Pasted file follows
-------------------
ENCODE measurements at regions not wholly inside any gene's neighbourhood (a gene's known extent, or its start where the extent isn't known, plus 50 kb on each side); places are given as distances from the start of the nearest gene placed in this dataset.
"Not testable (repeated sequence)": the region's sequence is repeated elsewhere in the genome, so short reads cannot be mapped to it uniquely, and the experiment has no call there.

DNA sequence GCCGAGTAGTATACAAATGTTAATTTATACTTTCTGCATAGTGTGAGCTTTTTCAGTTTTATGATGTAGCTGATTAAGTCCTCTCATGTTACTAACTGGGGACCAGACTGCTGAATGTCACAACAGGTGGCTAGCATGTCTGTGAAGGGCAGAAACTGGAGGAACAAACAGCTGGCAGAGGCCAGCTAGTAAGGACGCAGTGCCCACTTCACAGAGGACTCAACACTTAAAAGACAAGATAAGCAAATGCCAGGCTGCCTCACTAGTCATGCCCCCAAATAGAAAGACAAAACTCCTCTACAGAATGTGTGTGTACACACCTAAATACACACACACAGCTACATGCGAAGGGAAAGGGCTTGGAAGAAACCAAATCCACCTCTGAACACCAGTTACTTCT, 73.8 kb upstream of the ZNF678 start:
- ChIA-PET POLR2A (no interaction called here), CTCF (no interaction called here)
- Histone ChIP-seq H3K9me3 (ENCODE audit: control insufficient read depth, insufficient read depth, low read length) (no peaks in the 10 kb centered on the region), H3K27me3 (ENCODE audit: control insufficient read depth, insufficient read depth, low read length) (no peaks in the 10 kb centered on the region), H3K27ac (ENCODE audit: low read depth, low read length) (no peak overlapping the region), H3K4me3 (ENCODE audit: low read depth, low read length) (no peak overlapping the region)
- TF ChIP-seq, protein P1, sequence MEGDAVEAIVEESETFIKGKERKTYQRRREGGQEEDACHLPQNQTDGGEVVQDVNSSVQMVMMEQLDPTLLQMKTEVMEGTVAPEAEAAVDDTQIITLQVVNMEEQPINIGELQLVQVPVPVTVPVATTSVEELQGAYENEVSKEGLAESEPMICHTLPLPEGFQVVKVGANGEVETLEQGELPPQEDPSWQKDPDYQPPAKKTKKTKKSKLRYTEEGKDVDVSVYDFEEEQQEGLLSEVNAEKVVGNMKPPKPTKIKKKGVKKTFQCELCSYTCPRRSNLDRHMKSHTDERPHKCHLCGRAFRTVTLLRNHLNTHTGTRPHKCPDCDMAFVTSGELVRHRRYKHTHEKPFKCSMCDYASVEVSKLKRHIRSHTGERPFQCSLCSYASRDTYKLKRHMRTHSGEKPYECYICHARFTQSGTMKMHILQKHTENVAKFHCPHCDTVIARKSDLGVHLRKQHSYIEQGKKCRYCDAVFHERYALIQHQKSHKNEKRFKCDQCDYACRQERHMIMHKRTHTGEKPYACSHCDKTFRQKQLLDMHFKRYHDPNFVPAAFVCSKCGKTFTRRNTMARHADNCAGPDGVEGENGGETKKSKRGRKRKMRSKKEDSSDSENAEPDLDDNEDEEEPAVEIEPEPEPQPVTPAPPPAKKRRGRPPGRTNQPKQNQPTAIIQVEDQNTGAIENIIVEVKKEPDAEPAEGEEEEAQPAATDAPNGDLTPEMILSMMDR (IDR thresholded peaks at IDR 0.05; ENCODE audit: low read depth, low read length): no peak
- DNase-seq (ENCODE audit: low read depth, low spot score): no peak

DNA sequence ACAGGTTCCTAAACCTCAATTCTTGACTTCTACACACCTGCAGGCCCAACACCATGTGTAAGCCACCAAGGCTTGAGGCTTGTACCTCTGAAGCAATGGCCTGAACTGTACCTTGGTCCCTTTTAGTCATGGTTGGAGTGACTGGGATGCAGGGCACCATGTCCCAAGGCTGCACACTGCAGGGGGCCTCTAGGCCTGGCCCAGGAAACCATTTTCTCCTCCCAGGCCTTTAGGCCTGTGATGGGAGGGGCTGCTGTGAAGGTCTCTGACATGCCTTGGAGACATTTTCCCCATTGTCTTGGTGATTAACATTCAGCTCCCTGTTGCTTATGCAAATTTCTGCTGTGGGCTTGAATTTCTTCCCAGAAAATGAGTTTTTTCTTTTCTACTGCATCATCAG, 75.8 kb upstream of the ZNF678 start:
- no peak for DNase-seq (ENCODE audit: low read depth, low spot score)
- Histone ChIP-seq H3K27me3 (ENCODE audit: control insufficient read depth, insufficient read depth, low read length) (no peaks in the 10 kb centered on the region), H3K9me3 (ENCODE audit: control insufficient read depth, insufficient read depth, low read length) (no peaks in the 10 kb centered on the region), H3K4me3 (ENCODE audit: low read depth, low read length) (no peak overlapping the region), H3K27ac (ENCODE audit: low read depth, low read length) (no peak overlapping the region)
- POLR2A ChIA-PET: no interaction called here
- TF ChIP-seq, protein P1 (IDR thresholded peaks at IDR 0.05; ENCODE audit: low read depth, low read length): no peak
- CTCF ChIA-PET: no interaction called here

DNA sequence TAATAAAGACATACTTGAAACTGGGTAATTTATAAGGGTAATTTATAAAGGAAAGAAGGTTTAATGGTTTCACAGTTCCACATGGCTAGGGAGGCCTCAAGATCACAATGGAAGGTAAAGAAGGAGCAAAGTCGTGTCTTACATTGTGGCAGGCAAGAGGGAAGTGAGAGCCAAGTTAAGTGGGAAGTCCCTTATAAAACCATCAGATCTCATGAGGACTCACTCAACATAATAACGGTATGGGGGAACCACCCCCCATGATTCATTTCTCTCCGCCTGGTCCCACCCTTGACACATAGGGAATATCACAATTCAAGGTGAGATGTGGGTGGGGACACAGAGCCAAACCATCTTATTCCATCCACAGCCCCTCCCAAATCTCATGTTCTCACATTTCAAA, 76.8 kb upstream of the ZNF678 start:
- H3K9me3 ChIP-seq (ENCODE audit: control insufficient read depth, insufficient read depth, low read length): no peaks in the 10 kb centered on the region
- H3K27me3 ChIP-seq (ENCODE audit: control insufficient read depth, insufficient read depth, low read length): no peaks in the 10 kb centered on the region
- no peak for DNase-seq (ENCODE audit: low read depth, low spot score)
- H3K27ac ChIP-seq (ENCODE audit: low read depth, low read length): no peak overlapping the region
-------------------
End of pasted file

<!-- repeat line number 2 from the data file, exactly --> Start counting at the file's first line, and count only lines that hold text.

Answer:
"Not testable (repeated sequence)": the region's sequence is repeated elsewhere in the genome, so short reads cannot be mapped to it uniquely, and the experiment has no call there.